The total variable resistance of the sensor probe controls the base bias levels applied in common to switching transistors in a two-stage detection system to control flashing operation of one visual indicator signifying excessive contamination. When excessive contamination is detected, a third visual indicator is continuously operated through a separately controlled switching transistor to provide the early warning of internal deterioration. Such continuous operation of the third visual indicator disables the first two visual indicators.

A horn is connected to operate intermittently and continuously with the second and third visual indicators, respectively, to provide an audio alarm. Interfacing relays are also energized simultaneously with the latter visual indicators to respectively provide inputs to a monitoring computer and effect shut down of equipment being monitored by the sensor probe.

These together with other objects and advantages which will become subsequently apparent reside in the details of construction and operation as more fully hereinafter described and claimed, reference being had to the accompanying drawings forming a part hereof, were in like numerals referred to like parts throughout.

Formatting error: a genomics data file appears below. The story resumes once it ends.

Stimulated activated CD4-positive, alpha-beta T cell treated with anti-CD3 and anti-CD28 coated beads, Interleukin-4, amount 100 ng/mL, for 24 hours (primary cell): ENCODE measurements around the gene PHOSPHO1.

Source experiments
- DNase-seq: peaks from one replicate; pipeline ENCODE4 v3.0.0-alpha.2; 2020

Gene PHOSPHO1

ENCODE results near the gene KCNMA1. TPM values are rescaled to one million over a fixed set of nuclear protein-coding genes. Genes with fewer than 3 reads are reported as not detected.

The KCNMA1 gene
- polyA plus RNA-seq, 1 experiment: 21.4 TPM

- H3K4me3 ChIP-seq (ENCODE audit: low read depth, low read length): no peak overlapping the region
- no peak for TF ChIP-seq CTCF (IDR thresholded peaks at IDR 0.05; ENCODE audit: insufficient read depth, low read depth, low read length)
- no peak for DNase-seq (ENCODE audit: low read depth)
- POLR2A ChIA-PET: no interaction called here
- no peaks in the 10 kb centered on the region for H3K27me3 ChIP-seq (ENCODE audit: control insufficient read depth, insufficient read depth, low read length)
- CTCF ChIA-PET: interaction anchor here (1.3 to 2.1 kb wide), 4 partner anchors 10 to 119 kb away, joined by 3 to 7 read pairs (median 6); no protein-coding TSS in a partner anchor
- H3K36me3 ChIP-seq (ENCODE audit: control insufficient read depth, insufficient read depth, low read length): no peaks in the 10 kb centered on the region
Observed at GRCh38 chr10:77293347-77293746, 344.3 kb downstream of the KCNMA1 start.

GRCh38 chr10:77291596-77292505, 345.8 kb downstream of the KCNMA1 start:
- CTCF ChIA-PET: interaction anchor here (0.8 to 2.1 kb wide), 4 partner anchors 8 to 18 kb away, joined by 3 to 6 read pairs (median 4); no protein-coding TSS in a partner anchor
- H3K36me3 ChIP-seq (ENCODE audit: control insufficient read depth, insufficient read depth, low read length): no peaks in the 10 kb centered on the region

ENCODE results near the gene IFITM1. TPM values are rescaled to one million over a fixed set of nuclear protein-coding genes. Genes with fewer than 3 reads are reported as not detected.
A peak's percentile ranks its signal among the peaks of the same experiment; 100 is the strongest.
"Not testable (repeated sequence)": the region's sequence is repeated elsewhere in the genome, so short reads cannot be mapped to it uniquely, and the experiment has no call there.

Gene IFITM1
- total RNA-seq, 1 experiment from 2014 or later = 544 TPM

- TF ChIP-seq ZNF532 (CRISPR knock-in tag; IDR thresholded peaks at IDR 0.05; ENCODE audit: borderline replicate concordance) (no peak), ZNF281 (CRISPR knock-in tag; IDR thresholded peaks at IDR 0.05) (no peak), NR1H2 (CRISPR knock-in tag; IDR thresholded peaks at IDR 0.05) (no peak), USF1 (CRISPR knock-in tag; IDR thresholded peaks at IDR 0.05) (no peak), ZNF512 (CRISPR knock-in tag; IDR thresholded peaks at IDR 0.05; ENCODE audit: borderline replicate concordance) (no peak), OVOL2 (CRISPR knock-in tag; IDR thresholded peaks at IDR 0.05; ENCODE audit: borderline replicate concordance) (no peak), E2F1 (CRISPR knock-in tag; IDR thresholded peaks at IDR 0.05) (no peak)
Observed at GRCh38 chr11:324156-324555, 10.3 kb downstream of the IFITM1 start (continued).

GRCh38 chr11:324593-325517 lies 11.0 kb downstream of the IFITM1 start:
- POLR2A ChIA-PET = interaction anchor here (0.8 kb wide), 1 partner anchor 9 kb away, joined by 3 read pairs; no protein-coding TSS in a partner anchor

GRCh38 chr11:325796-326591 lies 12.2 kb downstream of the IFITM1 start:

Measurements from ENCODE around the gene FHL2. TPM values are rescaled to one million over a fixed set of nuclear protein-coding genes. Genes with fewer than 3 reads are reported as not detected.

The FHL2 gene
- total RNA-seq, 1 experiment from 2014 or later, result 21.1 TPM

FIG. 1 is a block diagram schematically illustrating the system of the present invention.

FIG. 2 is a partial elevation view of a typical installation of the present invention.

FIG. 3 is an enlarged partial sectional view taken substantially through a plane indicated by section line 3--3 in FIG. 2.

FIG. 4 is an electrical circuit diagram of the two-stage detection and indicator circuit of the present invention.

FIG. 5 is a transverse section view taken substantially through a plane indicated by a section line 5--5 in FIG. 3.

FIG. 6 is a partial sectional view taken substantially through a plane indicated by section line 6--6 in FIG. 5.

FIG. 7 is an electrical circuit diagram of an equivalent circuit corresponding to the sensor probe assembly shown in FIGS. 2, 3, 5 and 6.